For many people, a dream job is a far cry. The state of the economy has had people take on jobs outside of what they studied for in university or college. They are also taking jobs that don’t necessarily match their experience. For others, they’ve been unable to take on corporate jobs and forced to take on blue-collar jobs or gig work. This leads to job shaming because they associate work dignity with status.
Job shaming is when people humiliate or mock others who have taken “smaller” roles. Dr. Mark Goulston stated it comes from a place of envy and jealousy. They envy what someone used to have and are jealous because they are angry that someone had a great job. Shaming them gives them a sense of superiority. The schadenfreude from watching someone who was once successful having to take a humble role gives them a sense of satisfaction that manifests as job shaming.
In other instances, people associate certain jobs as low class. This is because of class prejudice. Low-income or low-level jobs aren’t worth any effort, and everyone’s goal should be to level up. It also perpetuates the capitalist belief that people who don’t have high-ranking jobs don’t deserve a good quality of life. They should aspire to get better jobs. And yet, manual labour is just as skilled as an office role.
How to overcome job shaming
It’s easy to internalise the rude comments made about how you’re trying to survive. Job shaming can lead to low self-esteem and negative feelings toward your job. Another problem with internalising shame is it causes you to shrink yourself. You can avoid seeking help from friends or professionals, and it can lead to isolation, anxiety, substance abuse, and self-harm.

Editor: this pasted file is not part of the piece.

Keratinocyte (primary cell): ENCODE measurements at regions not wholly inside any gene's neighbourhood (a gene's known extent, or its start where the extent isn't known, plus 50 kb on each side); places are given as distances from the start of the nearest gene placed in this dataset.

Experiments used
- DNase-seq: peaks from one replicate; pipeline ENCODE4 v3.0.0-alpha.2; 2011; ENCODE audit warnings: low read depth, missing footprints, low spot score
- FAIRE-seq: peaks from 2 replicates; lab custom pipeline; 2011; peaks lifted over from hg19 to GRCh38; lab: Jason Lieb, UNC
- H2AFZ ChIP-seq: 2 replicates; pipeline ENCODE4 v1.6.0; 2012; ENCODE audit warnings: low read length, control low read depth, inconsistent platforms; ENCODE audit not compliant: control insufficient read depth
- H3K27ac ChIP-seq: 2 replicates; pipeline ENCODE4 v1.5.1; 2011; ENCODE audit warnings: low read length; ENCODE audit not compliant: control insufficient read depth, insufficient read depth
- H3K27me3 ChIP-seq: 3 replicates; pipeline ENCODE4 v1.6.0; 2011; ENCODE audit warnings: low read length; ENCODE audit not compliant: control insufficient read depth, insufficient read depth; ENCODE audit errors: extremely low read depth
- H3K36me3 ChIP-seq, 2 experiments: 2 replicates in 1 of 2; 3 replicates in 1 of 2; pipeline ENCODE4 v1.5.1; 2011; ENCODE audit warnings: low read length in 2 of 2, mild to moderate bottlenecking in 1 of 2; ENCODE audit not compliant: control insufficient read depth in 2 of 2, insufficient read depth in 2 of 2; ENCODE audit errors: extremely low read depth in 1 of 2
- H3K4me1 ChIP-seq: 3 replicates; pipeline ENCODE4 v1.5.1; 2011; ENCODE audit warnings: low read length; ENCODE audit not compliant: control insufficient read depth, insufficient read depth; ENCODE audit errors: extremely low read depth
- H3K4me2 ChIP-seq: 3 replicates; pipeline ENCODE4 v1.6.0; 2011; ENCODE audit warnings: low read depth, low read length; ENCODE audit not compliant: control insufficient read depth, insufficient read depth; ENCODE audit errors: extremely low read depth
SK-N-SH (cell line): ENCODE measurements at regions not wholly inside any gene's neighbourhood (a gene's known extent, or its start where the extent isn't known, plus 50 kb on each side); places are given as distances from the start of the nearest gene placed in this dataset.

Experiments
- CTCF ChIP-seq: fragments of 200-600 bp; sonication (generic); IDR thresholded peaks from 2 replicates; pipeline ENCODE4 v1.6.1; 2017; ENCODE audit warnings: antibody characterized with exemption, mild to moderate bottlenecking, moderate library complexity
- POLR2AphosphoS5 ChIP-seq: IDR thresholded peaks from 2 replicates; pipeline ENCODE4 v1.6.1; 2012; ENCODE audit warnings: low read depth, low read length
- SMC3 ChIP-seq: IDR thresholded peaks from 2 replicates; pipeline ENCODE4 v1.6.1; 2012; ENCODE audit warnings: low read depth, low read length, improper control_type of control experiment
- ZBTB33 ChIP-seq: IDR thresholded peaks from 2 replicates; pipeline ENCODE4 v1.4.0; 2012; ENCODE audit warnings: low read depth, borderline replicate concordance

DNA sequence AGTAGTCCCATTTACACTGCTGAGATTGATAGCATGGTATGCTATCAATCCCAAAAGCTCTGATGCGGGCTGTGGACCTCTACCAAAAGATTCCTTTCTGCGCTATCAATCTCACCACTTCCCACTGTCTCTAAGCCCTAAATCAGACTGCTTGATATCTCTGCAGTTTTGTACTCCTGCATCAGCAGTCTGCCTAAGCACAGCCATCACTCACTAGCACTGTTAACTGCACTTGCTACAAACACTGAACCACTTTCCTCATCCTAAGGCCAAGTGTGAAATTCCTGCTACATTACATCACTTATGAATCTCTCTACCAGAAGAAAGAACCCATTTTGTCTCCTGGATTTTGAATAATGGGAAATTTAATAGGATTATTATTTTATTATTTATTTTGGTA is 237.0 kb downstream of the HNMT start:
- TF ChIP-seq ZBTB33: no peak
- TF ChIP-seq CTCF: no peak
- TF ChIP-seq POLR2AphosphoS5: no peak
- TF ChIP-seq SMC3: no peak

Here are some ways to overcome job shaming.
1. Remember that you are not your job
A job is just something you do. It’s not who you are. Whether you do laundry to make ends meet or work as a manager, your job isn’t the essence of who you are. Your values and how you treat other people speak more to your humanity than your position. Even if you see people who put all their personality into their work, that’s them. If your education and job experience means you can only work a retail position, that’s not who you are.
Think of it this way: if you were to write a dating profile bio, are you more likely to sell yourself on your kindness, sense of adventure, love of animals, or how you’re a worker making ends meet? Many people are already in your position but don’t let it define their personality. Don’t beat yourself up for having a humble job. The converse also applies. Just because someone is a high-flying corporate type doesn’t mean they’re more hardworking, kind, or adventurous than you.
2. Talk with your loved ones
The people who love you for you will always be a source of comfort and insight. Contact your most trusted friends and family if you’re experiencing job shaming and it’s getting you down. They will help you regain some perspective and remind you that your innate value doesn’t come from your work.
3. Everything is a process
It may sound like a cliché, but trust the process. If you’re working towards a dream, keep at it. A low-income job isn’t always a setback to big dreams. When people shame you for it, that says more about their character than yours. You know the path you’re on.
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If your job shaming is internalised, you should constantly remind yourself that you are not your job.
When people try to job shame you, it may dent your self-esteem. It’s unlikely that others will change, but you can ensure their words just roll off your back. Affirmations can be done by saying positive words you believe when dressing in your mirror every morning or every evening when you journal. It can also be as simple as a status update on social media. This will make you feel more compassionate and confident toward yourself.
Read also: Using ‘Fake It Till You Make It’ To Achieve Self Confidence
Shaming can be destructive. It shouldn’t be given that power.
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